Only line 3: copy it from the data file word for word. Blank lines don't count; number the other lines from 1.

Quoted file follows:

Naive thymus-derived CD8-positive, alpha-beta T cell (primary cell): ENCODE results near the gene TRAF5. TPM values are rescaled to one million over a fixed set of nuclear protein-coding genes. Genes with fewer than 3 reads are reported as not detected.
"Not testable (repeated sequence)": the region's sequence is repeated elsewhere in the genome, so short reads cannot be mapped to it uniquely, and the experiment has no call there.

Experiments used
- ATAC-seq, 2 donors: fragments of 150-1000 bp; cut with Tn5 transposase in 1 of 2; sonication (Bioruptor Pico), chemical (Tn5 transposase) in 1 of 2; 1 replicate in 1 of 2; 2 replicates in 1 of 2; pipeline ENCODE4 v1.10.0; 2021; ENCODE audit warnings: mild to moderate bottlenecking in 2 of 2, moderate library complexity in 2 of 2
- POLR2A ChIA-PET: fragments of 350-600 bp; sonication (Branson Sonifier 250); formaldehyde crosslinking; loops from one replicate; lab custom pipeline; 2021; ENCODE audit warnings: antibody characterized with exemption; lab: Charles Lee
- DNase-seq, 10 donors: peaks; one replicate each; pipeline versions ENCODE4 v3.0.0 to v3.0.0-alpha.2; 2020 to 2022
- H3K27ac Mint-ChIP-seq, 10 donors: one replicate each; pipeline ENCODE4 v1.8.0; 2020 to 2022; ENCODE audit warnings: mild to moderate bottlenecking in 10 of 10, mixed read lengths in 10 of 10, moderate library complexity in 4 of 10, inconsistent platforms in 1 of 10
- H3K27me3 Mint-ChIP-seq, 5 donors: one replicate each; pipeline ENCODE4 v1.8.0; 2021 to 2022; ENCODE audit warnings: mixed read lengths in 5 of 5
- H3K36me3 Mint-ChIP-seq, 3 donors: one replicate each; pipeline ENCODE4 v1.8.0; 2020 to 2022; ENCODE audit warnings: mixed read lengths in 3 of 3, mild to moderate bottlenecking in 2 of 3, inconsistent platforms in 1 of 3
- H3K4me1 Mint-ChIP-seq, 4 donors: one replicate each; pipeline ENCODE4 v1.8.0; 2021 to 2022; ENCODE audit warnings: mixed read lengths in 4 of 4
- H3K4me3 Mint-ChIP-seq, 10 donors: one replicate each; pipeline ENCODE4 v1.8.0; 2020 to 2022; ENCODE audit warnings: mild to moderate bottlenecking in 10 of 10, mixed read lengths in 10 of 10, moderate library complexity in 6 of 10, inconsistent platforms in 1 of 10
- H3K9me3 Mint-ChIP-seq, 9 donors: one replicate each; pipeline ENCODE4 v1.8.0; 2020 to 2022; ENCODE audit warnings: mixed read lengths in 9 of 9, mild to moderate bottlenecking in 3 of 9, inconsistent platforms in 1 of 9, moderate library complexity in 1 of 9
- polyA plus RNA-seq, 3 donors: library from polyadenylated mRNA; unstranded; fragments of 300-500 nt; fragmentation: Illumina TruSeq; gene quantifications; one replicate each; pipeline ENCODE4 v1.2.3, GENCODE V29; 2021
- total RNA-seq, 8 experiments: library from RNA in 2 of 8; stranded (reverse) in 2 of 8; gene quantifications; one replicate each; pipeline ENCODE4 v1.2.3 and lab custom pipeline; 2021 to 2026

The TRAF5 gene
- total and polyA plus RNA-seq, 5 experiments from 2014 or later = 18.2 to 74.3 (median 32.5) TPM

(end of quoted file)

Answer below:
Experiments used